Terex Corp. has announced it will close its Pewaukee manufacturing plant and lay off 92 employees in the first quarter. It will retain its aftermarket service and parts support operations at the same location.
The company’s Pewaukee facility is located at N4 W22610 Bluemound Road. Connecticut-based Terex added the operation through the 2015 acquisition of Pewaukee-based DUECO Inc., which sold and serviced utility trucks and had about 350 employees and $100 million in revenue as of late 2014.
The layoffs will take place in stages from Jan. 6 to Feb. 17. The positions affected are varied, but 20 of them are mechanic welders. Mechanics, welders and painters also are impacted.
Terex will retain about 35 employees at the Pewaukee location in service technician, parts customer service and sales support roles. The company will continue to service local customers from the service and parts operation at the facility, said Joe Caywood, director of marketing for Terex Utilities.
“Our intention is no change to our service and parts operation,” Caywood said.
The company said in a WARN notice to the State of Wisconsin that it has decided to close the Pewaukee plant after a review of its manufacturing footprint and production capacity. Terex plans to consolidate its final-stage production in its South Dakota factory, which does the same final-stage installation as Waukesha and also manufactures aerial and digger derrick devices.
“The consolidation was driven to have more efficient use of our manufacturing footprint and managing our overall cost structure so that we can position us to deliver on our commitments with our customers and our company,” Caywood said.
When asked whether Terex planned to close the Pewaukee facility when it aquired DUECO last year, Caywood said: “The decision that was made has been a driver of managing the manufacturing footprint and also managing to overall market demand. Those both change over time.
“Our business serves several different markets within the electric utilities space. Some of those markets are up, some of those markets are flat and some of those markets are down.”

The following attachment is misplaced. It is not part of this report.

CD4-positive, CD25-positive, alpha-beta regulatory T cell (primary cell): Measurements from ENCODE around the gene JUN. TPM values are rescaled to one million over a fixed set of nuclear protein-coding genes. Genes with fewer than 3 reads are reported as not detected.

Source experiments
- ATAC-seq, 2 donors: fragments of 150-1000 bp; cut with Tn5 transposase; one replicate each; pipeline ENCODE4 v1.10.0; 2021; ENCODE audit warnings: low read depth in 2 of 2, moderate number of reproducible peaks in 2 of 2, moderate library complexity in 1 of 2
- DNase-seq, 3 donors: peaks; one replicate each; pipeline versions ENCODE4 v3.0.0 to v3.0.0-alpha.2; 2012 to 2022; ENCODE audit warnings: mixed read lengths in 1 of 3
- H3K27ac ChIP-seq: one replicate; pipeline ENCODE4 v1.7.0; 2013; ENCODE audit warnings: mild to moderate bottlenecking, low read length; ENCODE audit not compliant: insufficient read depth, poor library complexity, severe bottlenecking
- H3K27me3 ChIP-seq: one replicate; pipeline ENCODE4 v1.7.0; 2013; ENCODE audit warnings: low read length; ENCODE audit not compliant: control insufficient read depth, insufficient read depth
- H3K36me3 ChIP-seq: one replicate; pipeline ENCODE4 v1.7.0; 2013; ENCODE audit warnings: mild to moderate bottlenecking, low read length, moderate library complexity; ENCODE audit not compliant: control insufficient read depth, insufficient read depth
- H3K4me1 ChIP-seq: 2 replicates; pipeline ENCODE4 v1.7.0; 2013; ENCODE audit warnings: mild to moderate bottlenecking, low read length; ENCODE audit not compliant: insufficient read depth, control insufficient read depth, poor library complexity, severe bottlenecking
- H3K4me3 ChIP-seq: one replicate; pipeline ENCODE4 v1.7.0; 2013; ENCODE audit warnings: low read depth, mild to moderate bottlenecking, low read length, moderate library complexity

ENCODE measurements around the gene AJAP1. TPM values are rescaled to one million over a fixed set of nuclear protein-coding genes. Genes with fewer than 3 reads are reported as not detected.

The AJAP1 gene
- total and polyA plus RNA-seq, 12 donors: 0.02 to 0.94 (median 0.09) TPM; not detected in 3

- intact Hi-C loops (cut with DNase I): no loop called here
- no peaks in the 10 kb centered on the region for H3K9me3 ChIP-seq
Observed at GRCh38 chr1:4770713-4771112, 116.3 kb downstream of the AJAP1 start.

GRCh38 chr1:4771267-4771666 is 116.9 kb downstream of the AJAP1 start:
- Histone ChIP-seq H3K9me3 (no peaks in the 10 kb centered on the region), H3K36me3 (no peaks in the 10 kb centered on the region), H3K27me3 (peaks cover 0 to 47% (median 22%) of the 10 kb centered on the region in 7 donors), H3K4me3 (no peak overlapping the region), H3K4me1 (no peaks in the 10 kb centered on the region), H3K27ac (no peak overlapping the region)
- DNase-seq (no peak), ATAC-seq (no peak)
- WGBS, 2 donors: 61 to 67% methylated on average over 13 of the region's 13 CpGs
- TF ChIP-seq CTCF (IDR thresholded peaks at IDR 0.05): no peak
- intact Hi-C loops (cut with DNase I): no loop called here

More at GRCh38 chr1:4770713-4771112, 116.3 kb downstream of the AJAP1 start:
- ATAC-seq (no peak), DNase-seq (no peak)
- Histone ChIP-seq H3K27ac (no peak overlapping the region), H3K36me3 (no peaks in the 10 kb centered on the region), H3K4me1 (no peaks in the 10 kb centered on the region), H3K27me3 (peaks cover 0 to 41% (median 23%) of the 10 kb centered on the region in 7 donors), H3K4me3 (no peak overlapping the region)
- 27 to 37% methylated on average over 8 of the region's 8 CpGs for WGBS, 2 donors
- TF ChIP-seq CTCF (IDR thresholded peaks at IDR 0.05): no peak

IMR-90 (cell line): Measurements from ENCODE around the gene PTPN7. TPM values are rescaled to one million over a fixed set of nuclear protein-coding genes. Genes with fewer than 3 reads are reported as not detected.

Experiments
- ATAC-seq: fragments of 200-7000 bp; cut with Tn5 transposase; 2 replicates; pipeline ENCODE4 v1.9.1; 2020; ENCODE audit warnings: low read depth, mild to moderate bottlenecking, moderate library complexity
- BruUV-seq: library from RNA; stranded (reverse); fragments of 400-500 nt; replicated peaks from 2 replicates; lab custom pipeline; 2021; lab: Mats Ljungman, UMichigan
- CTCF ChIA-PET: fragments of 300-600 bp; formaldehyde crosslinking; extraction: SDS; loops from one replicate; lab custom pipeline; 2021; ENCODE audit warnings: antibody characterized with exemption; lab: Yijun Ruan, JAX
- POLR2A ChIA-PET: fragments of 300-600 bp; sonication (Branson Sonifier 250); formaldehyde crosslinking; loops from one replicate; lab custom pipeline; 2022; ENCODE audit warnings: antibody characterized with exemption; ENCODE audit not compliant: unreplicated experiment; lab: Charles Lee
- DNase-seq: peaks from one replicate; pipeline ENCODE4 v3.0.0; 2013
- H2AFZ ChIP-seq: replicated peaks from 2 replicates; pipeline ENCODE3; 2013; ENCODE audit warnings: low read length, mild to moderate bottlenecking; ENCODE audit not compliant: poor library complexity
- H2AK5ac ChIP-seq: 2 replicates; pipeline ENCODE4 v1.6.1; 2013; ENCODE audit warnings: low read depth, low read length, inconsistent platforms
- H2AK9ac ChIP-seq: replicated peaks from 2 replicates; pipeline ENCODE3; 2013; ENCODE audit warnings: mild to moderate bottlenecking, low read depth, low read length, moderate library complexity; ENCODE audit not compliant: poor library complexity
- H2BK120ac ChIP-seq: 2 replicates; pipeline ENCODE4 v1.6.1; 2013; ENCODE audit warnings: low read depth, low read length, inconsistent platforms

Judie Taylor, who was part of the third-generation leadership at DUECO and stayed on for about a year after the acquisition, has been working to help affected employees. She left the company about six months ago and didn’t know this action would take place.
“I want to do whatever I can to try to help the existing employees, and place them wherever I can,” Taylor said. “They’ve been part of an unfortunate situation due to no fault of their own, but there are very talented and skilled team members who I’d be honored to help each and every one of them find a home.”
When she got the call informing her of the decision, Taylor sprang to action. She met yesterday with about 30 CEOs on the Waukesha County Business Alliance Manufacturing Executive Council to let them know about the layoff and ask if they would consider hiring Terex’s skilled Pewaukee workers.
“The initial responses with the (CEOs) I’ve talked to have been very positive,” Taylor said. “There are manufacturing companies that are interested and they’re hiring and looking for good mechanics, welders, engineers and hopefully the array of current positions that we have will match up with openings that they have.”
The Waukesha-Ozaukee-Washington Workforce Development Board is providing workforce services to the affected employees.